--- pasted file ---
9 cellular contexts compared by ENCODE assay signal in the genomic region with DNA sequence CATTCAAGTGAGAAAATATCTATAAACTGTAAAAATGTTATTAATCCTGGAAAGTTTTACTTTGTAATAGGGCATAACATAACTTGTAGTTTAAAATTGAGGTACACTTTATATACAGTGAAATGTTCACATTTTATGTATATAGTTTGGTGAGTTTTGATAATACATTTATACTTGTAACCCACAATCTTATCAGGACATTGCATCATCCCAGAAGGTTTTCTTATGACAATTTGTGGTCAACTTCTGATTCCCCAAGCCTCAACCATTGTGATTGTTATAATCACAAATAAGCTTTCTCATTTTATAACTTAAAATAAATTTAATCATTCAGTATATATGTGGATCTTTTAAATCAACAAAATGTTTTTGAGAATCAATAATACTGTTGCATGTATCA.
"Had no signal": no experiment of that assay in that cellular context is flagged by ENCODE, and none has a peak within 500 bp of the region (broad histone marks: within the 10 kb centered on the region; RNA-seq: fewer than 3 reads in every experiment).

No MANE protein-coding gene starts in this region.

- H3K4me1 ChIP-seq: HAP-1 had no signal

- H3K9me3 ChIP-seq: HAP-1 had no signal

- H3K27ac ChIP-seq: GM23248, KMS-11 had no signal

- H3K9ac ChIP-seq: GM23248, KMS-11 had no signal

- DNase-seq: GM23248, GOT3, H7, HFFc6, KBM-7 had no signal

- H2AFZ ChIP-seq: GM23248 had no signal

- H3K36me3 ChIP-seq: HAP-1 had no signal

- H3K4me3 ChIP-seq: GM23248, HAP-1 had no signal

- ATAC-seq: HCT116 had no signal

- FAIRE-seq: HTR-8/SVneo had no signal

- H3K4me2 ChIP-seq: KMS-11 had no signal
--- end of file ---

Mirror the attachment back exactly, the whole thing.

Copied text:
9 cellular contexts compared by ENCODE assay signal in the genomic region with DNA sequence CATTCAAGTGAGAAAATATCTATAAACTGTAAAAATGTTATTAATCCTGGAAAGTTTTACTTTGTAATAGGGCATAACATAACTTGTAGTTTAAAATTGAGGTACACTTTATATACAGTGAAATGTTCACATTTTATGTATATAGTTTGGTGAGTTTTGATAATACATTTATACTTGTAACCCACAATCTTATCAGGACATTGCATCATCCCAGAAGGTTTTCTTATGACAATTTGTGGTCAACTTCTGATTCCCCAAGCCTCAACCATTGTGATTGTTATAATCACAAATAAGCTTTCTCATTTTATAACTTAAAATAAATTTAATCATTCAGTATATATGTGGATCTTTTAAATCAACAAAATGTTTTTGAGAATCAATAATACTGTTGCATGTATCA.
"Had no signal": no experiment of that assay in that cellular context is flagged by ENCODE, and none has a peak within 500 bp of the region (broad histone marks: within the 10 kb centered on the region; RNA-seq: fewer than 3 reads in every experiment).

No MANE protein-coding gene starts in this region.

- H3K4me1 ChIP-seq: HAP-1 had no signal

- H3K9me3 ChIP-seq: HAP-1 had no signal

- H3K27ac ChIP-seq: GM23248, KMS-11 had no signal

- H3K9ac ChIP-seq: GM23248, KMS-11 had no signal

- DNase-seq: GM23248, GOT3, H7, HFFc6, KBM-7 had no signal

- H2AFZ ChIP-seq: GM23248 had no signal

- H3K36me3 ChIP-seq: HAP-1 had no signal

- H3K4me3 ChIP-seq: GM23248, HAP-1 had no signal

- ATAC-seq: HCT116 had no signal

- FAIRE-seq: HTR-8/SVneo had no signal

- H3K4me2 ChIP-seq: KMS-11 had no signal